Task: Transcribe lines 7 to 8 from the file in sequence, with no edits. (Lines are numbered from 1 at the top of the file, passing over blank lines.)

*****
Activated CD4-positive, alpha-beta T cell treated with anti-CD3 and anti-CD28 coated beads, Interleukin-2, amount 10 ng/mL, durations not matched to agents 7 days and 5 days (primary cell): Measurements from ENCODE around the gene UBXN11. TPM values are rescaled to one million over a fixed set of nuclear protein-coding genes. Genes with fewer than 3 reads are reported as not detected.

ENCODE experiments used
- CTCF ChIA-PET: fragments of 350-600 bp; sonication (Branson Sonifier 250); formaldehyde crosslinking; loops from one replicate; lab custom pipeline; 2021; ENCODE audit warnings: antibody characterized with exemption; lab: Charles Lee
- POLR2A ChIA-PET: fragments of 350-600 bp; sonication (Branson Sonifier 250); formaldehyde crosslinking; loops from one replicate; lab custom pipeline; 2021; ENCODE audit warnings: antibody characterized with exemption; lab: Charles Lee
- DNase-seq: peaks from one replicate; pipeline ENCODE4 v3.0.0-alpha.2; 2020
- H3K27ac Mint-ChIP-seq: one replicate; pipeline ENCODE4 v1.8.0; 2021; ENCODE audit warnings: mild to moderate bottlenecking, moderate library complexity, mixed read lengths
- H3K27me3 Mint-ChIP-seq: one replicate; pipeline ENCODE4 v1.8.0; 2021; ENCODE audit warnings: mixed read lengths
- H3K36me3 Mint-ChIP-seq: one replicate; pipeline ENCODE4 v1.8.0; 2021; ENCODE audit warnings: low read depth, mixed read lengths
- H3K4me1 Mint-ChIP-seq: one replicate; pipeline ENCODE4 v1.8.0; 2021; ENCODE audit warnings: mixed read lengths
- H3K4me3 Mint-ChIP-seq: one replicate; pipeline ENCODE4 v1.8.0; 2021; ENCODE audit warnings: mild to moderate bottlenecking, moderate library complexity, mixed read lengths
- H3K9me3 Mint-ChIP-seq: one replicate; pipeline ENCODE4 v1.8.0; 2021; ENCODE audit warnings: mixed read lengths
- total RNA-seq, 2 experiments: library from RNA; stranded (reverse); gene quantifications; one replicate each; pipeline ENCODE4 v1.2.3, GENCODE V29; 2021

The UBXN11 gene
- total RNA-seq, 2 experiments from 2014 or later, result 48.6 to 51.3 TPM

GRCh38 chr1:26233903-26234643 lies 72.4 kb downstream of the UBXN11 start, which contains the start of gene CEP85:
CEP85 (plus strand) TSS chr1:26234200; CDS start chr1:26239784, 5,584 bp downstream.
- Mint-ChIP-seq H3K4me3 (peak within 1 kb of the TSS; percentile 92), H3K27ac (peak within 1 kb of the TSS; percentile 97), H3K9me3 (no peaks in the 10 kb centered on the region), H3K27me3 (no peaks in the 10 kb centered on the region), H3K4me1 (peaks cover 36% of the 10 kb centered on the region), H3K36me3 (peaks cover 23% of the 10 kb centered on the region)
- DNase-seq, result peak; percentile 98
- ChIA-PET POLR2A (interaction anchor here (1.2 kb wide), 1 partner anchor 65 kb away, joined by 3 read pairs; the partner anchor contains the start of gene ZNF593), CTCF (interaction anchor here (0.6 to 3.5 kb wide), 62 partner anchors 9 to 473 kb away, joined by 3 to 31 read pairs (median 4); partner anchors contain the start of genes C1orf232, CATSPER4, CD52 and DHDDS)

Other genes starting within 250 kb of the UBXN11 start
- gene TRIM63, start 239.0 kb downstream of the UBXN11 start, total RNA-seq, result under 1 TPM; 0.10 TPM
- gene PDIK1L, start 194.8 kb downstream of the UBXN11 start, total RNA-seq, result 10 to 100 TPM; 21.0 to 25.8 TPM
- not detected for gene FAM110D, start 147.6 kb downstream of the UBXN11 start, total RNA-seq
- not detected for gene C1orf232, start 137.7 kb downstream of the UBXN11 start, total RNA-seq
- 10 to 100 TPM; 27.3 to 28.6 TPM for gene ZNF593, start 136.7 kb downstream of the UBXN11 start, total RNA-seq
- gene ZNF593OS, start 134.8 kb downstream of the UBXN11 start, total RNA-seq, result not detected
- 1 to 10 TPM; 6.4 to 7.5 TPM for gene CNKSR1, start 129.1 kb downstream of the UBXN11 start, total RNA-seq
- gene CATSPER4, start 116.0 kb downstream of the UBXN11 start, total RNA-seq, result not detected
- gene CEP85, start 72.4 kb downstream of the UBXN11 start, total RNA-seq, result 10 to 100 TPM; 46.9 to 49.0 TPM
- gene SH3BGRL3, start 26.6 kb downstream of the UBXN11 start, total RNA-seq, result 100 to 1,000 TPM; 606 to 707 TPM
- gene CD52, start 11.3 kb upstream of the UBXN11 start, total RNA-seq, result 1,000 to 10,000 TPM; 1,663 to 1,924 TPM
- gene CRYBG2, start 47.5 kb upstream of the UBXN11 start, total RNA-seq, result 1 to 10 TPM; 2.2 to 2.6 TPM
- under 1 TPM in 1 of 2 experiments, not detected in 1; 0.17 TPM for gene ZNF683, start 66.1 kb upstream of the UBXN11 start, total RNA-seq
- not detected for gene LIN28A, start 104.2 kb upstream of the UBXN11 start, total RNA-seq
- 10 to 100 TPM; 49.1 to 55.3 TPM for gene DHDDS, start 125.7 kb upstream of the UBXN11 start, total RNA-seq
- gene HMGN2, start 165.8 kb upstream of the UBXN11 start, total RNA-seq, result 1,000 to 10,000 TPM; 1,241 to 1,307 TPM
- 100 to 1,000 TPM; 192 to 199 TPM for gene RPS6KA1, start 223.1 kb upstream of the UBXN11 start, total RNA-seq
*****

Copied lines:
- H3K27me3 Mint-ChIP-seq: one replicate; pipeline ENCODE4 v1.8.0; 2021; ENCODE audit warnings: mixed read lengths
- H3K36me3 Mint-ChIP-seq: one replicate; pipeline ENCODE4 v1.8.0; 2021; ENCODE audit warnings: low read depth, mixed read lengths